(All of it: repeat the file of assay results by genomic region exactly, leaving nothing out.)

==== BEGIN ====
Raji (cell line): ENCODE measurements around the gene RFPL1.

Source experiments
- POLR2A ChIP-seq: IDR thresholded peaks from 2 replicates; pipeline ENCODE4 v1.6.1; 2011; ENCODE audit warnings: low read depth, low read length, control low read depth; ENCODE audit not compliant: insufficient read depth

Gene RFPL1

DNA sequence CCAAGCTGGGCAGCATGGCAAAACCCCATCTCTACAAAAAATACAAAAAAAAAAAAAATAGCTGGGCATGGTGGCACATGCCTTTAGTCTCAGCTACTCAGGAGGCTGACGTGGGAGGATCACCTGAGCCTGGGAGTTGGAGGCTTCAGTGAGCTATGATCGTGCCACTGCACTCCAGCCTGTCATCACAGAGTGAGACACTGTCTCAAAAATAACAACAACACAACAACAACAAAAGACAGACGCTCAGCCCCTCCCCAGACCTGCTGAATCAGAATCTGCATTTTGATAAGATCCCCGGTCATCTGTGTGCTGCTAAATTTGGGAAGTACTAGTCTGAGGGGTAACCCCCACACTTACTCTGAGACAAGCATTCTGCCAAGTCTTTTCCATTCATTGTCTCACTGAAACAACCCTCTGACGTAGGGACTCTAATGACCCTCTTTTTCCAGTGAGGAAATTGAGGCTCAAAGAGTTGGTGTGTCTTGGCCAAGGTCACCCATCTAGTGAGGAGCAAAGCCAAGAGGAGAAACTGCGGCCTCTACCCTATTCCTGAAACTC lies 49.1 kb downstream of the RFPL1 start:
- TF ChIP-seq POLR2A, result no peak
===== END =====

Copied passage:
Raji (cell line): ENCODE measurements around the gene RFPL1.

Source experiments
- POLR2A ChIP-seq: IDR thresholded peaks from 2 replicates; pipeline ENCODE4 v1.6.1; 2011; ENCODE audit warnings: low read depth, low read length, control low read depth; ENCODE audit not compliant: insufficient read depth

Gene RFPL1

DNA sequence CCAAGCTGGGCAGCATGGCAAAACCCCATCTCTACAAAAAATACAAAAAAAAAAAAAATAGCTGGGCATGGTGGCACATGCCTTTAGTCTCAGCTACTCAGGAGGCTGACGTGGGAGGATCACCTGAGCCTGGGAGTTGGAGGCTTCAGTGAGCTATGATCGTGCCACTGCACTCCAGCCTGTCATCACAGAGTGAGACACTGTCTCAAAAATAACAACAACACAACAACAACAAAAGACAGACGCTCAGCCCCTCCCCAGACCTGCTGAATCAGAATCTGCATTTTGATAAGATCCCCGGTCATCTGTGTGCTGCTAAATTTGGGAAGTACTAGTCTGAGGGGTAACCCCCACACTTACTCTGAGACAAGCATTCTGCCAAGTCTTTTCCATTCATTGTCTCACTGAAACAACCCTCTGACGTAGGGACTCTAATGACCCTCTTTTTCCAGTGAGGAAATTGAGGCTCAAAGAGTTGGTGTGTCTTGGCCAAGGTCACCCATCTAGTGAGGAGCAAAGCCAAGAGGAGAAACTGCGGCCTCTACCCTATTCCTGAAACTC lies 49.1 kb downstream of the RFPL1 start:
- TF ChIP-seq POLR2A, result no peak